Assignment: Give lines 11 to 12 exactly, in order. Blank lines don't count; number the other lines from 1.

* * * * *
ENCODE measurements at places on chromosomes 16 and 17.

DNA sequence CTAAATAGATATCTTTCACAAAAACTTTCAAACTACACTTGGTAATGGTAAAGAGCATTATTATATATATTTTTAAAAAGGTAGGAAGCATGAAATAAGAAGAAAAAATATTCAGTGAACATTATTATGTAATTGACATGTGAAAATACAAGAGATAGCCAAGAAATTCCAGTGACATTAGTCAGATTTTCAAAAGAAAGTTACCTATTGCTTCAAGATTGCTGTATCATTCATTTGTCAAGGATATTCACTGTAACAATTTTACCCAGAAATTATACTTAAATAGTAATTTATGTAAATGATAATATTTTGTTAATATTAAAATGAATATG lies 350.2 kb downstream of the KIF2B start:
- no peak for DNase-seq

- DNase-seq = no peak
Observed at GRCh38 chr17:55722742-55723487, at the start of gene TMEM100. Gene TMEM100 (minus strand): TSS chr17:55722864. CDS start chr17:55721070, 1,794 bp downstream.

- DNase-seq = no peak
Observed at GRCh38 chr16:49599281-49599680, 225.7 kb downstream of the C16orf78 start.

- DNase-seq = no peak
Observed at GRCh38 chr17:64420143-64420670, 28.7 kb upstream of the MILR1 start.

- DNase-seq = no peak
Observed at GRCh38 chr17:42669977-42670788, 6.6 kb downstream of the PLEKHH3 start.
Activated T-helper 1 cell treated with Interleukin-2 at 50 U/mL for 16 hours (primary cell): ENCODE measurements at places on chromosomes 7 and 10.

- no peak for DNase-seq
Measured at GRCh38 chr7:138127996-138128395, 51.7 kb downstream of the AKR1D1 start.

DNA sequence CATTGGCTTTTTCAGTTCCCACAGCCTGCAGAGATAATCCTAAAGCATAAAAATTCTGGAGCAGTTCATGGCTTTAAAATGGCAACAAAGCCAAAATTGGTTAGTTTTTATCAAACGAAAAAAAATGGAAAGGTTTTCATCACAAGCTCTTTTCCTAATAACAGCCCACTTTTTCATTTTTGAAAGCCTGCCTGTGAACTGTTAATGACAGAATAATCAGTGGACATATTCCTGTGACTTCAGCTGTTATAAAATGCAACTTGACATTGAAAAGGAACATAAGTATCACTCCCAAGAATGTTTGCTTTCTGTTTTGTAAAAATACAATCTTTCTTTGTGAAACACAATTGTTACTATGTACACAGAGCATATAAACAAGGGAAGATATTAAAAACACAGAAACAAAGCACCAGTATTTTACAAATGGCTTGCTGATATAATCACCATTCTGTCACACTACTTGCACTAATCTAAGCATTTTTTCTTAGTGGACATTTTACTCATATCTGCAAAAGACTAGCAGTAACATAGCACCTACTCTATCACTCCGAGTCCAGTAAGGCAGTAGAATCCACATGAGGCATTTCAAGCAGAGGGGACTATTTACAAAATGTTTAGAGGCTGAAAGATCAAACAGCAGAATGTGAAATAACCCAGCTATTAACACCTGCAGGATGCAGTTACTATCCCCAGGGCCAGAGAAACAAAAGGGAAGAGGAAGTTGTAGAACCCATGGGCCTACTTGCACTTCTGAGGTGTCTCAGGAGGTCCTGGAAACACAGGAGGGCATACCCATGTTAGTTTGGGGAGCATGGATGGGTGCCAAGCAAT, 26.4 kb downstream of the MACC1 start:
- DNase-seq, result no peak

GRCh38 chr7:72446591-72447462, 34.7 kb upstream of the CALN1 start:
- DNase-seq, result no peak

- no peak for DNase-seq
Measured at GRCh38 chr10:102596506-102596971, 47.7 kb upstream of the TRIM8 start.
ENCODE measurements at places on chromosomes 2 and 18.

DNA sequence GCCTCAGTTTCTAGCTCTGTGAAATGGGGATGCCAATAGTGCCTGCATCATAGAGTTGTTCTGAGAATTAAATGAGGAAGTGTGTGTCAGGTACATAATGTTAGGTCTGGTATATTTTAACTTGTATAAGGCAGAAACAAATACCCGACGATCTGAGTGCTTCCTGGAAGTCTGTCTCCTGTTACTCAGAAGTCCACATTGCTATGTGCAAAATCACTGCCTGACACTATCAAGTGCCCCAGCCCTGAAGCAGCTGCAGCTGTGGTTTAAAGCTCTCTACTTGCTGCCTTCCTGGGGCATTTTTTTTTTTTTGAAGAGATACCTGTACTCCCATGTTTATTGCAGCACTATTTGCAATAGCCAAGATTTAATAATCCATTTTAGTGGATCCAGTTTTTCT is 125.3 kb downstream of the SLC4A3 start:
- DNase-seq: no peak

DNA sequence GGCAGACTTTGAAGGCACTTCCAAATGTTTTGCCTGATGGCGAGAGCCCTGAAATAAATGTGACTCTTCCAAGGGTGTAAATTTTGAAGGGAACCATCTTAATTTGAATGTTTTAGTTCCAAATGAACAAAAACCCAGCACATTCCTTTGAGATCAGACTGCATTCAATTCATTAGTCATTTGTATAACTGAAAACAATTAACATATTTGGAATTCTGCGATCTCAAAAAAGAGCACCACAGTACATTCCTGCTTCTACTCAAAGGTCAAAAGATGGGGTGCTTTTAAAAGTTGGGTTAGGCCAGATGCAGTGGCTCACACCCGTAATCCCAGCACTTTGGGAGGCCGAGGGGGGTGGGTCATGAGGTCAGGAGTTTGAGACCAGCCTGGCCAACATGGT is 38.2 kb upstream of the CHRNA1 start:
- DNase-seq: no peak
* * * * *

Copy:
Observed at GRCh38 chr17:42669977-42670788, 6.6 kb downstream of the PLEKHH3 start.
Activated T-helper 1 cell treated with Interleukin-2 at 50 U/mL for 16 hours (primary cell): ENCODE measurements at places on chromosomes 7 and 10.